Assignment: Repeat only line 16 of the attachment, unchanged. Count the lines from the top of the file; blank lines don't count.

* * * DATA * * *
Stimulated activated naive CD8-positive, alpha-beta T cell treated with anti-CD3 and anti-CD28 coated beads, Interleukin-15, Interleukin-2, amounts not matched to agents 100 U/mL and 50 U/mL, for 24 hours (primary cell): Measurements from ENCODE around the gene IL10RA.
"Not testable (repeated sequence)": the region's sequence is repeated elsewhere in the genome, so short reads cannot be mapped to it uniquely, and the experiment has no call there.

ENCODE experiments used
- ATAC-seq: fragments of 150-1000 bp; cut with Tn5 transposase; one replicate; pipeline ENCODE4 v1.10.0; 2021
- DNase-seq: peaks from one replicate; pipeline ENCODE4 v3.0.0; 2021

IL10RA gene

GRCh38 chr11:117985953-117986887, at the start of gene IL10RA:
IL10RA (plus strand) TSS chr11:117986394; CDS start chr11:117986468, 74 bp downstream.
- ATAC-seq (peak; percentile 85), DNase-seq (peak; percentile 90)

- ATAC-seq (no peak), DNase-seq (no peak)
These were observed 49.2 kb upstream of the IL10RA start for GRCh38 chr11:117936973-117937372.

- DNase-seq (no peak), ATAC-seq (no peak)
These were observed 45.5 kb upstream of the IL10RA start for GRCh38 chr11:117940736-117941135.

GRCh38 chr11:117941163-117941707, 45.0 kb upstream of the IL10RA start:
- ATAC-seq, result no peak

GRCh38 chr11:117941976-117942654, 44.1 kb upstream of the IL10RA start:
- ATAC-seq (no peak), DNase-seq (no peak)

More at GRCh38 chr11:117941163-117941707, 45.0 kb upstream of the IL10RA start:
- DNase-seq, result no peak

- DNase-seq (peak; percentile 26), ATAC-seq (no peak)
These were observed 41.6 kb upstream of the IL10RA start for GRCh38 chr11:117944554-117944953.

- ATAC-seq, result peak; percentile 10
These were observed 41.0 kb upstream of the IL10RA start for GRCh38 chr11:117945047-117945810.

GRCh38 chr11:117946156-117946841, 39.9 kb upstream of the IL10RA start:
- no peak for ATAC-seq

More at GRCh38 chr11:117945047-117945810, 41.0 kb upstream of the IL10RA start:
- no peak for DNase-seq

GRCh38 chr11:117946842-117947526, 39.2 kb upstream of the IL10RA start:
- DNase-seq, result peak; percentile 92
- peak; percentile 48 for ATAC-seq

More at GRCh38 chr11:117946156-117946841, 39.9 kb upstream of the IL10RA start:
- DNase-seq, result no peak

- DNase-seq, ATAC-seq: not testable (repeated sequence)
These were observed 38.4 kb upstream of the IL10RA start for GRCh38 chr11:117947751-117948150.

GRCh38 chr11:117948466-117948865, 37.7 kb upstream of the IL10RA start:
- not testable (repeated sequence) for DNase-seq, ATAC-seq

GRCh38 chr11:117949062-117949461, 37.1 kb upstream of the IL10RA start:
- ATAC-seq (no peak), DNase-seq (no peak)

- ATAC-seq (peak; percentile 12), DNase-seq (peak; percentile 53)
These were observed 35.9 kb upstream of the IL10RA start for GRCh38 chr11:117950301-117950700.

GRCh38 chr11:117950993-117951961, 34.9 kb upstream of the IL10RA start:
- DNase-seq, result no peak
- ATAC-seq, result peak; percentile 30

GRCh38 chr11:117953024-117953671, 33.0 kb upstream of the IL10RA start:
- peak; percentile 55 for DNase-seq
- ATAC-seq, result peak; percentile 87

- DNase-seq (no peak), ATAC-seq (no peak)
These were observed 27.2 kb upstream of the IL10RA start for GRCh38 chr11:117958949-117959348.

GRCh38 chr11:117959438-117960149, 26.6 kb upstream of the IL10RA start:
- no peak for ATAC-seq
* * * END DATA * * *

GRCh38 chr11:117941976-117942654, 44.1 kb upstream of the IL10RA start: